Monday, September 08, 2008

Monday Links

Bit of a roundup today:

The pic above is from Start the Week, which today covers the youth evangelism fund, a 'director of hospitality and welcome' at Birmingham Cathedral (every Cathedral should have one), and use of the 'Jesus Deck' in evangelism. The Jesus Deck is, to use a very bad description, a Christian version of tarot: except that rather than tell you what the future holds, each card tells part of the gospel story - people choose a card at random, have it explained, then talk about any connections that makes with their life. Very creative.

Madeleine Bunting weighs in in support of faith schools, arguing that a strong ethos is vital to a succesful school, and faith schools find it easier to articulate this than secular schools:
Edward Skidelsky argues that both the secular and sacred "languages"
underpinning the values of self-discipline and responsibility have been badly
eroded. Secular humanism has not found a popular ethical narrative to replace
faith; parents, uncertain how to bring up their children with a sense of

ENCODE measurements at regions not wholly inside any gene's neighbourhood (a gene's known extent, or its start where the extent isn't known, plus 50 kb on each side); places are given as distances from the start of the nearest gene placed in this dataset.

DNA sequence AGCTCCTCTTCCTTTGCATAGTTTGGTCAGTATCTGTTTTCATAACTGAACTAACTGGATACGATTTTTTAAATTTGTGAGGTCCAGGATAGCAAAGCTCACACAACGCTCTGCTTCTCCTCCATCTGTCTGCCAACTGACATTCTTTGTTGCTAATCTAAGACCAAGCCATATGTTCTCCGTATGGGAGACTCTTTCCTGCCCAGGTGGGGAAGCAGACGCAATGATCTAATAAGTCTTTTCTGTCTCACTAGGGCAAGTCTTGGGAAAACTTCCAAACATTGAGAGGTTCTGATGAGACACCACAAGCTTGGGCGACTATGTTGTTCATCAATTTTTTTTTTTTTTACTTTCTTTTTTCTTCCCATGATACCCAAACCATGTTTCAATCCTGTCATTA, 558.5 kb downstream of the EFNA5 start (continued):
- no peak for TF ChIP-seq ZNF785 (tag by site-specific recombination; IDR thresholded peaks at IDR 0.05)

responsibility for others, resort to school Christianity.
Ekklesia, whose Simon Barrow is one of the 'Accord' founders, has a roundup today responding to some of the criticisms and calling for debate, rather than dismissal. I still don't see how Accords position holds together, but if they're opposed by the National Secular Society then perhaps they have got some of it right.
Former SAS man and novelist Andy McNab is doing the rounds highlighting the issue of mental illness in former soldiers. I've avoided the US elections on this blog, but Oliver Kamm discusses Sarah Palins religious beliefs, whether it's right to call her a 'creationist', and what that means anyway.
Looking ahead, the Big Bang happens again on Wednesday, when the 'Large Hadron Collider' starts firing atoms at one another at mind-boggling speeds. The hope is to learn more about subatomic particles, how the universe began, discover new dimensions, and be finished in time for tea and cakes at 3. This Q&A section from the BBC guide makes a bit of sense of it. Here's Rob Bell on subatomic particles and the Trinity

Finally, Andy Murray, what a player.

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